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Today, someone told me that haber can be used to indicate possession, apparently because in early Spanish haber was used to mean tener. They gave the specific example of:

Hemos un bocadillo (We have a sandwich)

Is this a valid construct? I was told that although 90% of haber's uses are as an auxiliary verb, its function as a verb to indicate a possessive is not entirely gone, and that erudite individuals can use haber in this way to sound intelligent or archaic, in a similar way to how contemporary English speakers use thou.

Also - In Spanish, the phrase 'haber de' can be used to indicate an obligation in a way that is similar to the construct 'tener que'. For example:

He de trabajar mañana (I have to work tomorrow)

The same individual also told that this is rare, archaic way of forming the future tense and that the endings for future tense verbs come from the endings of haber's present tense conjugations.

He de ir a la playa.
Iré a la playa.

Are these two statements above really equivalent? Were they at any point in time?

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    Note that the etimology of the future tense in Spanish is a composite of haber. Trabajaré mañana evolved from Trabajar he mañana, Iré a la playa from Ir he a la playa and so on. – rodrigo Oct 28 '14 at 10:45
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Using haber to express possession could certainly be used back in the day (where it had the imperative forms habe and habed), but it developed today into the virtually exclusively auxiliary (for perfects) and impersonal (for existential statements) verb we have today. There are a few situations where you might use it in legal or other contexts where language has been stuck in formulaic constructions (such as habida cuenta de - teniendo en cuenta el hecho de), but that's really about it.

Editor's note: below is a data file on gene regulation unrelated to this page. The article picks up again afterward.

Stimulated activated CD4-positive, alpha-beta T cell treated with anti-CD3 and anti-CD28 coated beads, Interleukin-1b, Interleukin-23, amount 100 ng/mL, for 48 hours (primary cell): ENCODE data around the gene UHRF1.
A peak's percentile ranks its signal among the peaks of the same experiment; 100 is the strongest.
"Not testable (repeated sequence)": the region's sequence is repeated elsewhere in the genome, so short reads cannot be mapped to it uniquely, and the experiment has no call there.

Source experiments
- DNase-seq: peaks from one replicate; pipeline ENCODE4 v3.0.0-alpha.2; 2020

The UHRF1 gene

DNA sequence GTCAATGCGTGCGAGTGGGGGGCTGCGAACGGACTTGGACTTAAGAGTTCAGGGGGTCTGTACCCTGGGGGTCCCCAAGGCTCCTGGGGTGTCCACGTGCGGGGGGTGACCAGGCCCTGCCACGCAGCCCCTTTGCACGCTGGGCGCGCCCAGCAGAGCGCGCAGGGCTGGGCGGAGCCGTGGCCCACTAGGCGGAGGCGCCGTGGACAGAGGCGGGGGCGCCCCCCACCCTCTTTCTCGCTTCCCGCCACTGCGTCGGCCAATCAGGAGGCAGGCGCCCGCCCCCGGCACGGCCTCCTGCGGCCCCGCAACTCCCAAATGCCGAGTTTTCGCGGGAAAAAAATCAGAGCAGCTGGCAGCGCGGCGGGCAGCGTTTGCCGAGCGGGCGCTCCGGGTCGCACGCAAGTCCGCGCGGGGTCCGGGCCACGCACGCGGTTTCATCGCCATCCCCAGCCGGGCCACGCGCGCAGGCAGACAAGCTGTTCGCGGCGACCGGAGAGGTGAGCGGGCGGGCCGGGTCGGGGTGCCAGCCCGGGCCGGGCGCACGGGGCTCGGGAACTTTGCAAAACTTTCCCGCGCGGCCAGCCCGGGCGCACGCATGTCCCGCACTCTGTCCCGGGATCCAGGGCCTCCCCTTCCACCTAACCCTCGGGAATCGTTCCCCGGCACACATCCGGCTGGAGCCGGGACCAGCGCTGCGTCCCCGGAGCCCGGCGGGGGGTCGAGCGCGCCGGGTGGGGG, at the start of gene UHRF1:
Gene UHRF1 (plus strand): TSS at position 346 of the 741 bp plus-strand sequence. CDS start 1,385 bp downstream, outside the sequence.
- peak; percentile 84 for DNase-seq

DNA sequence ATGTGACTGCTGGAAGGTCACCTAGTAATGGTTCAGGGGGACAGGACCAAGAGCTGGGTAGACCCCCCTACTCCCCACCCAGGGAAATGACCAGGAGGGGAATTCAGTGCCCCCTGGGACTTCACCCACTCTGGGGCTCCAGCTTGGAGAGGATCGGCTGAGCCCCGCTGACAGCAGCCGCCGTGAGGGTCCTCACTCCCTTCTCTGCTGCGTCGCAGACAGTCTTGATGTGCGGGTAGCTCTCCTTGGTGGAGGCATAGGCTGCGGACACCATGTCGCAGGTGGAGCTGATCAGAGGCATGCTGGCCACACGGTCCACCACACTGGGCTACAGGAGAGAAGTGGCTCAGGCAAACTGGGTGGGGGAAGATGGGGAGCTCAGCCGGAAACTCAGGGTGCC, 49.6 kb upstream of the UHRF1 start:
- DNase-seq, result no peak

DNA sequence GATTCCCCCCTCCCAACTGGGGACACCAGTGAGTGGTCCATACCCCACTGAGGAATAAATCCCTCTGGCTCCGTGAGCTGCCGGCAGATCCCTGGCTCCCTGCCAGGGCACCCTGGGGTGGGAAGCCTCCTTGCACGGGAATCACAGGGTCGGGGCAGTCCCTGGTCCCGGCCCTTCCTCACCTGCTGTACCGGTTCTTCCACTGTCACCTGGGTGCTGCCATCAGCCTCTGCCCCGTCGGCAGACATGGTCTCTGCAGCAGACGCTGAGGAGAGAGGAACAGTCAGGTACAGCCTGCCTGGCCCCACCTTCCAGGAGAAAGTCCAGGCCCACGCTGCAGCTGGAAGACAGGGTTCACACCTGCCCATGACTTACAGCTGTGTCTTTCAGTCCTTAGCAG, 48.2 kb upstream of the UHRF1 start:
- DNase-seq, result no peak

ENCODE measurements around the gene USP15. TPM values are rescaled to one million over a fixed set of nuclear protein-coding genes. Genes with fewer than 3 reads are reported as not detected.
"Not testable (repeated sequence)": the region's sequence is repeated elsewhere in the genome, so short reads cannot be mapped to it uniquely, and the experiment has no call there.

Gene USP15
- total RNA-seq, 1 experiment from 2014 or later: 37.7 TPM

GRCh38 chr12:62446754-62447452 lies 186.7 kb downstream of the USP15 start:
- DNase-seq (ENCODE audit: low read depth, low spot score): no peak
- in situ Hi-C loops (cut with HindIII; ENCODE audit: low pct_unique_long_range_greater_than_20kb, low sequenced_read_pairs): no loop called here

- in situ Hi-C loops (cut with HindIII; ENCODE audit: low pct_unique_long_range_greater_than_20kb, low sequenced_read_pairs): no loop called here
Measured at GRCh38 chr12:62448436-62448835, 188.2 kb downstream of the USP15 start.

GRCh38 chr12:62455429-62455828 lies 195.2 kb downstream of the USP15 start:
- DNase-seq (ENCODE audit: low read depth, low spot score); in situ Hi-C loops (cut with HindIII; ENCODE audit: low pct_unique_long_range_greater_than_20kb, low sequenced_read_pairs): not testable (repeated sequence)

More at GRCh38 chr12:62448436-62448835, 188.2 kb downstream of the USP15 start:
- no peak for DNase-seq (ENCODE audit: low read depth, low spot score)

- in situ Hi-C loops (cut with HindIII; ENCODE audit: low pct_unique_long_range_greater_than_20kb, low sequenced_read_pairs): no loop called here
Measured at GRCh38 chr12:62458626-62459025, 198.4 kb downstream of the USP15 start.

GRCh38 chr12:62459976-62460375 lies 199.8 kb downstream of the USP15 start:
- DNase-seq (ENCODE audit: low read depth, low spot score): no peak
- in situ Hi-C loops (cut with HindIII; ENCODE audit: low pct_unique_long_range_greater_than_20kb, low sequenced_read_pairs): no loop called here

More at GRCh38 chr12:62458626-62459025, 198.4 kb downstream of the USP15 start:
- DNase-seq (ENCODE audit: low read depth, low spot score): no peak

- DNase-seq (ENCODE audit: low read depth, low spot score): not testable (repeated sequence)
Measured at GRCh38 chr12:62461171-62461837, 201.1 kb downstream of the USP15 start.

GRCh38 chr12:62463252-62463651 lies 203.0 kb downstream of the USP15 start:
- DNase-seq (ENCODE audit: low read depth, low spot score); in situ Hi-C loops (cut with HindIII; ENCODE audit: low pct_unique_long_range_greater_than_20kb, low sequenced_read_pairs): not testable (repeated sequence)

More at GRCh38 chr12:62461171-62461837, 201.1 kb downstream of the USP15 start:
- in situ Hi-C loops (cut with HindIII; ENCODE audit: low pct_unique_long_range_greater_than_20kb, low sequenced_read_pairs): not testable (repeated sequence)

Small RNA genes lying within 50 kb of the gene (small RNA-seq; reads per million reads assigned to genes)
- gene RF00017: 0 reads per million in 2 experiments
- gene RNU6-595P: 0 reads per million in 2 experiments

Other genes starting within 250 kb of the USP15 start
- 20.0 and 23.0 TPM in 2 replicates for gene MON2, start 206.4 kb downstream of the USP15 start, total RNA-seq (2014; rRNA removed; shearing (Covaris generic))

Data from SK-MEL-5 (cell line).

haber de [inf.] can be used to indicate obligation. It's considered equivalent to tener que as you mention, just that tener que is more common.

Haber de [inf.] for future is still seen in modern Spanish, though certainly no where near as common as simple future or the other periphrastic future of ir a [inf.]. This usage is no where near as common as haber de for obligation, but you can absolutely use it as a way to indicate the future.1

Haber is actually where the future tense came from in Spanish, a combination of an infinitive and the verb haber. So you'd have nadar he or comer has which eventually were reduced to nadaré and comerás (for a time, you could even find the pronouns in between, as in dar me has -> darmeás -> me darás/darasme.

Note that there are other older uses that you'll see once in a while. One of them is for denoting time, instead of using hacer. So instead of hace cinco años que..., you can say cinco años ha que.... There's also the construction haberselas that allows the archaic conjugation of habermos: Nos las habemos con esa gentuza.


1. However, they are not exactly equivalent. Not that iré is true future, whereas he de ir, in its future interpretation, is still technically present tense. In simple statements, this makes no difference, but can affect tense ordering in subordinate clauses.

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in early Spanish "haber" was used to mean "tener"

That's right, and the evolution can be followed from the English analog:

Yo he un caballo = I have a horse (old Spanish)

Yo he un caballo comprado = I have a bought horse (here 'comprado/bought' is an adjetive)

Yo he comprado un caballo = I have bought a horse (this was originally the same as above, but "comprado" evolved from adjective to verb, in participle)

The only difference is that in English "have" retained the old meaning, as a plain verb (to posess) and it also gained the new meaning (auxiliary verb). While in Spanish the old use almost disappeared.

This is explained (in Spanish) here.

Today the old meaning ("haber" = "tener") is rare.

See also the dictionary

Also - In Spanish, the phrase 'haber de' can be used to indicate an obligation in a way that is similar to the construct 'tener que'.

Yes, that's also right. It's a rather convoluted way of express some obligation, or purpose, or expectation - or simply: future.

He de trabajar mañana (I have to work tomorrow)

Not extremely rare, but kind of special. Some examples:

Has de saber que... (You should/must know/learn that...)

No he de descansar hasta haber entendido... (I won't rest until having understood...)

Es la realidad, y hemos de aceptarla (That's reality, and we must accept it)

Regarding

He de ir a la playa.

Iré a la playa.

Are these two statements above really equivalent? Were they at any point in time?

At least in current usage, the second is the normal one, the first is a "stylized" way of saying the same, it could be used to emphasize obligation, or determination.

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    I disagree with your last statement. He de ir a la playa gives the idea of some sort of duty or obligation. On the other hand, iré a la playa is just plain future tense. – Nicolás Ozimica Mar 4 '15 at 19:14

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